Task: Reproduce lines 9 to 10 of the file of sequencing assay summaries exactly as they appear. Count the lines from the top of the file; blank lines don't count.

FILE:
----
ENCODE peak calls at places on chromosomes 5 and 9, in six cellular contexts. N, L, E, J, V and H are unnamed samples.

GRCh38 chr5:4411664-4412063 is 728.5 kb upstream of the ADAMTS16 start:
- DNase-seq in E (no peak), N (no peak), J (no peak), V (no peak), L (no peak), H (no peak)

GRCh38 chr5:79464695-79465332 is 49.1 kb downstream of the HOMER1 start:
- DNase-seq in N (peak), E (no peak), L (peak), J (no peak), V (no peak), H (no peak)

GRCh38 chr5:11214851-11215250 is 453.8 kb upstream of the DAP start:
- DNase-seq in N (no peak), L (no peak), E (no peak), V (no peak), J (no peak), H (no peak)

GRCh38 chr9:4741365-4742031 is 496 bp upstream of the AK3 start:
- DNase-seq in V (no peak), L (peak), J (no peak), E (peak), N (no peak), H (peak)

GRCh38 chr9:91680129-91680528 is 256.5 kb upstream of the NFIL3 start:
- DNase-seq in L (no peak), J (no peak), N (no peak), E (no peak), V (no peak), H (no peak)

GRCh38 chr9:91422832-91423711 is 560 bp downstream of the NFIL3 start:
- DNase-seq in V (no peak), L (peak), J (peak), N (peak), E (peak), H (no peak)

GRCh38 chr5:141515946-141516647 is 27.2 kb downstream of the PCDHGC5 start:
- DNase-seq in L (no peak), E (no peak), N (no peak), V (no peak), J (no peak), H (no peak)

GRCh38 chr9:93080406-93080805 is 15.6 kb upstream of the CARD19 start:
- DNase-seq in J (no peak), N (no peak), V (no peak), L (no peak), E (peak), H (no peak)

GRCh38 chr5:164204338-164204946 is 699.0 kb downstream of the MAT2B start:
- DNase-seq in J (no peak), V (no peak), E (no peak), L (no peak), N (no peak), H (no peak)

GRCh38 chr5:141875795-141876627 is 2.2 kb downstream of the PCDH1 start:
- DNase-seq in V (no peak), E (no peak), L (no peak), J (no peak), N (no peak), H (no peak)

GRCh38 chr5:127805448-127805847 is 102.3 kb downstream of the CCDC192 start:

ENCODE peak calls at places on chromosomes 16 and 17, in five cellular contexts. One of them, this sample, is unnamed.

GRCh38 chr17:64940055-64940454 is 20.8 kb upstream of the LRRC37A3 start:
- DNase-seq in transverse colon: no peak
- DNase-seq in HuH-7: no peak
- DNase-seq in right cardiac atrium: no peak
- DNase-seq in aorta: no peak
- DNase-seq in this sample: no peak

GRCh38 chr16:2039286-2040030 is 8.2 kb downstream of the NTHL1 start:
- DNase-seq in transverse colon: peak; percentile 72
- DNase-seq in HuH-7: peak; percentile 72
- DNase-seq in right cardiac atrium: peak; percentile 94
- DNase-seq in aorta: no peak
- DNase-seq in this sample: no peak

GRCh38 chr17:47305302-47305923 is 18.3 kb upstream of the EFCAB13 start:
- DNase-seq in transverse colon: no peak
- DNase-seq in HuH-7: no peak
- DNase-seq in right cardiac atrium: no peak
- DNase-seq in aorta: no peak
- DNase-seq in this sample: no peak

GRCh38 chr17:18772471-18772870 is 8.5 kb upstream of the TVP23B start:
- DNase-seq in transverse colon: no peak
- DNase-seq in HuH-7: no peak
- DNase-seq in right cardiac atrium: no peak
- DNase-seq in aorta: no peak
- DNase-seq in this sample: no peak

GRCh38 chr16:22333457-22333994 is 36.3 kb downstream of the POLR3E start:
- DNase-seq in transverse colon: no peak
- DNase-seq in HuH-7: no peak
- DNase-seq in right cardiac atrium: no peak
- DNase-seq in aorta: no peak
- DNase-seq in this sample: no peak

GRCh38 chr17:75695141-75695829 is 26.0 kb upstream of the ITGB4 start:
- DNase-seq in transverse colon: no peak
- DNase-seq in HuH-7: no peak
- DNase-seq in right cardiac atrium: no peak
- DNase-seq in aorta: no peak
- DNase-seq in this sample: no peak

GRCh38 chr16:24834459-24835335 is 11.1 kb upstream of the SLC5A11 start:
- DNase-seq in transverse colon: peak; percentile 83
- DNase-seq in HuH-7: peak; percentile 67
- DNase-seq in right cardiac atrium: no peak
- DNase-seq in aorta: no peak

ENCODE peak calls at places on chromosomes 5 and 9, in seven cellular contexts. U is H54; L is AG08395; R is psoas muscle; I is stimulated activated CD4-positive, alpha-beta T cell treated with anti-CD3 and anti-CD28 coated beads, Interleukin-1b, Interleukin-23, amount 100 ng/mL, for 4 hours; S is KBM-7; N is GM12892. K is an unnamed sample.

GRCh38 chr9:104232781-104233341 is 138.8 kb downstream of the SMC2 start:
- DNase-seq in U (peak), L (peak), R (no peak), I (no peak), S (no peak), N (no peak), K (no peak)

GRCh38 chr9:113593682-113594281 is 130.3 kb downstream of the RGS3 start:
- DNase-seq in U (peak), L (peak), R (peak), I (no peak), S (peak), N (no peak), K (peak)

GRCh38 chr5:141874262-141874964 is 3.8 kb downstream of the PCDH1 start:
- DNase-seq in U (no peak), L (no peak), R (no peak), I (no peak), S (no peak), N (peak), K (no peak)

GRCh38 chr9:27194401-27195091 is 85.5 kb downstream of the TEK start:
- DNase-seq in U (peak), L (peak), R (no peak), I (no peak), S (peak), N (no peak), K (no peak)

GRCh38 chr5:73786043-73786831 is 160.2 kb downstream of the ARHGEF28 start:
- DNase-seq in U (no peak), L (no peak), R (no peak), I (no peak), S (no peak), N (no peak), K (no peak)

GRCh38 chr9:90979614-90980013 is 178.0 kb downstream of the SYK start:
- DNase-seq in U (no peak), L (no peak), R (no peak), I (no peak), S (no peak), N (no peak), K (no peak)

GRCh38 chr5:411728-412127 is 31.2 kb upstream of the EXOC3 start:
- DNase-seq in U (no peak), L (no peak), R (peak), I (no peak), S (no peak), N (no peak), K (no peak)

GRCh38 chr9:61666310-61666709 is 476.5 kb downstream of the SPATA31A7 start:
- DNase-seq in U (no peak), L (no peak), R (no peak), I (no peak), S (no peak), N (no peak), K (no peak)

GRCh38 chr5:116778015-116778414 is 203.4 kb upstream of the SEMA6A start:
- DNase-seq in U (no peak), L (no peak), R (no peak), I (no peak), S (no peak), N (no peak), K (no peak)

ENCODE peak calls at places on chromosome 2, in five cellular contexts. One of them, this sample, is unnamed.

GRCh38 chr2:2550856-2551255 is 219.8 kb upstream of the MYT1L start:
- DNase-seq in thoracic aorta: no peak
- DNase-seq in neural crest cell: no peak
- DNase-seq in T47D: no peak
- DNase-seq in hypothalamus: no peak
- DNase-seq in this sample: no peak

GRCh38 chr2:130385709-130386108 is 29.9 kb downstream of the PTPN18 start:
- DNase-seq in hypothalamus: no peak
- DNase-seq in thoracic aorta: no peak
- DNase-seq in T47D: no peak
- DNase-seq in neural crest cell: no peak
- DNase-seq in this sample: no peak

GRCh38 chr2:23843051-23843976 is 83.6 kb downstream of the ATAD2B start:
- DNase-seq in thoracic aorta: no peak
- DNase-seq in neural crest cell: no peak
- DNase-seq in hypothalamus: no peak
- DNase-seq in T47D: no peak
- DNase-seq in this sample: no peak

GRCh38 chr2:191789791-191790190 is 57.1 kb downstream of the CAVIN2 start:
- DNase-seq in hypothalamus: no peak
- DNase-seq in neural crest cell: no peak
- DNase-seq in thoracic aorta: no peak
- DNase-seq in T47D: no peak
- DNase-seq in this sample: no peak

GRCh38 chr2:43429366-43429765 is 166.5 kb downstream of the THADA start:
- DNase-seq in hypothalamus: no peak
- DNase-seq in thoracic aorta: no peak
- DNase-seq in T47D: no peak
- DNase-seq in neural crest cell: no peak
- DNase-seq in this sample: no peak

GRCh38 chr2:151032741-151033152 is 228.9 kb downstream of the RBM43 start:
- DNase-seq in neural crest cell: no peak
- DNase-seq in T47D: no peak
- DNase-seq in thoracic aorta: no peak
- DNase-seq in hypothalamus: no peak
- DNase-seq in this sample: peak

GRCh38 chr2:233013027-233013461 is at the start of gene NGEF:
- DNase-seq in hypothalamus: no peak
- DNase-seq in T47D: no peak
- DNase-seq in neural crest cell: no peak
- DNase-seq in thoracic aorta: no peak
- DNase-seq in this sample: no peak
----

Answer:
- DNase-seq in V (no peak), L (peak), J (no peak), E (peak), N (no peak), H (peak)

GRCh38 chr9:91680129-91680528 is 256.5 kb upstream of the NFIL3 start: